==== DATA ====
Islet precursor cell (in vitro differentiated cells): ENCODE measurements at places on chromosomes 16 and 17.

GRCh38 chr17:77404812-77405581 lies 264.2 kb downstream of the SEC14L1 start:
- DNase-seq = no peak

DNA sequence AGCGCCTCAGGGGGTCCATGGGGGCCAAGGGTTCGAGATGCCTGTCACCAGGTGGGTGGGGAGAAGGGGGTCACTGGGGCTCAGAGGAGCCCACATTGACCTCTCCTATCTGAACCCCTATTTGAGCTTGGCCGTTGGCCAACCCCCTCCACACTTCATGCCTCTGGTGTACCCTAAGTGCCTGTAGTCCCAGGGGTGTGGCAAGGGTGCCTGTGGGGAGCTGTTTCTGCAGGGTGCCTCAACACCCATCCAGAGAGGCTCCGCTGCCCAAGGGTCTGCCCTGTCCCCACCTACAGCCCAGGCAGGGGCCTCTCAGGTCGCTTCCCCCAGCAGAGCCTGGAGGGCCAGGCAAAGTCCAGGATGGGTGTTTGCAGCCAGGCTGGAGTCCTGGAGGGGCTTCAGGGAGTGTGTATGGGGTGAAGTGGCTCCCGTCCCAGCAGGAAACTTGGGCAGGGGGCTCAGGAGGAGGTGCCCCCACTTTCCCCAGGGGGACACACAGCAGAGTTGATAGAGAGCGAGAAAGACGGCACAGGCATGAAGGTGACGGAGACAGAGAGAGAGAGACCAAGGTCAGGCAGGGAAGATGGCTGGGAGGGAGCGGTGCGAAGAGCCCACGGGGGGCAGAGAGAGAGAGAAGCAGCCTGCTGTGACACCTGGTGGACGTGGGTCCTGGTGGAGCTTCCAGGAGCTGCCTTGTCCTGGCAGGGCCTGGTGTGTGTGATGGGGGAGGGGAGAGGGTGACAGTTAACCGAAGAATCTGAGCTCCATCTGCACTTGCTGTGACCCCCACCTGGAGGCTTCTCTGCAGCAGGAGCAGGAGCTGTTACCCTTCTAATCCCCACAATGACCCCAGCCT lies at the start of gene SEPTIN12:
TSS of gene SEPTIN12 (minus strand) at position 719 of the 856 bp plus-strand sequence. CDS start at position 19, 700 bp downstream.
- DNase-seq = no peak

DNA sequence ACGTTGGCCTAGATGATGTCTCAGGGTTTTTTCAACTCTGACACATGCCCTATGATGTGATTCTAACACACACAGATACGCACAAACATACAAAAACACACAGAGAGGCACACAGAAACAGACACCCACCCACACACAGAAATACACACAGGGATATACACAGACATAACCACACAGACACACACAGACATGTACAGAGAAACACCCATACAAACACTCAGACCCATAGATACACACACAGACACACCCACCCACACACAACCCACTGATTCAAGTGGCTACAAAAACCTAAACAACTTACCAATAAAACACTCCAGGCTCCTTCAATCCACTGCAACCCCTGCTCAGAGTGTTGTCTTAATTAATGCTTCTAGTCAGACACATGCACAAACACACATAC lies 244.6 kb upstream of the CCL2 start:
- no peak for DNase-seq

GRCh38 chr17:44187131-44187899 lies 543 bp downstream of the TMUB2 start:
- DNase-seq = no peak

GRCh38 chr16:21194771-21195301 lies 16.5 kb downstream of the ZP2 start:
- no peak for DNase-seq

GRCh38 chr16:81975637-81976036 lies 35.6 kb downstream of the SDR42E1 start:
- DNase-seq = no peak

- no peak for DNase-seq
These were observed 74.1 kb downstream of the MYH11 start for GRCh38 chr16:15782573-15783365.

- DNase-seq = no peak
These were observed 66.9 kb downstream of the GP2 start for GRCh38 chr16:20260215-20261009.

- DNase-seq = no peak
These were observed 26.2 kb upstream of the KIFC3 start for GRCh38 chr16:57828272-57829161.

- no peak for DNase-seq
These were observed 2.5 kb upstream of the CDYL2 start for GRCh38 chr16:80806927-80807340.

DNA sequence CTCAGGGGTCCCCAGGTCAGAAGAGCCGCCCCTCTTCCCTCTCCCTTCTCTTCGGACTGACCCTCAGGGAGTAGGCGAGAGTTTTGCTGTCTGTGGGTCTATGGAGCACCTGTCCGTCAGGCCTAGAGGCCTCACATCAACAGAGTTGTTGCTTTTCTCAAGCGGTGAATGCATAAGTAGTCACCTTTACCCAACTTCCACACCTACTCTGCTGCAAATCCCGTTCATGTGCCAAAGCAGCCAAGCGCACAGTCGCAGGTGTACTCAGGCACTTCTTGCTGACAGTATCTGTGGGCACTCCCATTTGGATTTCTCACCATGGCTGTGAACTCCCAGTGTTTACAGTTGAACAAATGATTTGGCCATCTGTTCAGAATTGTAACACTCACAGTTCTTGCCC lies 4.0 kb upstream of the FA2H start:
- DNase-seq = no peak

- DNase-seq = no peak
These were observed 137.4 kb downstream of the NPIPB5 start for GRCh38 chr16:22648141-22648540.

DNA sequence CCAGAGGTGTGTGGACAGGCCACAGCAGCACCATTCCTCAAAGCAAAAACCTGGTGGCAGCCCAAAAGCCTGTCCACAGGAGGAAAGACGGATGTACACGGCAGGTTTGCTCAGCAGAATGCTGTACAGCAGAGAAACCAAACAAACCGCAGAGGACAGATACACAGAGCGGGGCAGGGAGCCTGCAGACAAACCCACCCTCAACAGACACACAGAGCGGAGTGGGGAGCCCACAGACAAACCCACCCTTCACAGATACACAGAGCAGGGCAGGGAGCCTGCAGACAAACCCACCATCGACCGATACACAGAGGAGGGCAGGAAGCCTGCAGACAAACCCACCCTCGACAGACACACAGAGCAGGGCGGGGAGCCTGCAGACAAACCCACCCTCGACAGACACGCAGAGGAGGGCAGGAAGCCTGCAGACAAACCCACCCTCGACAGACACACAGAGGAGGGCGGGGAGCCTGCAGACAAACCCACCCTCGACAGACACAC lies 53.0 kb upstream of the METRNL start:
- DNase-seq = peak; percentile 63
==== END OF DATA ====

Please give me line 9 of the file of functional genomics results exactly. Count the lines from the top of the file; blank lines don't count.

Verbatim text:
GRCh38 chr17:44187131-44187899 lies 543 bp downstream of the TMUB2 start: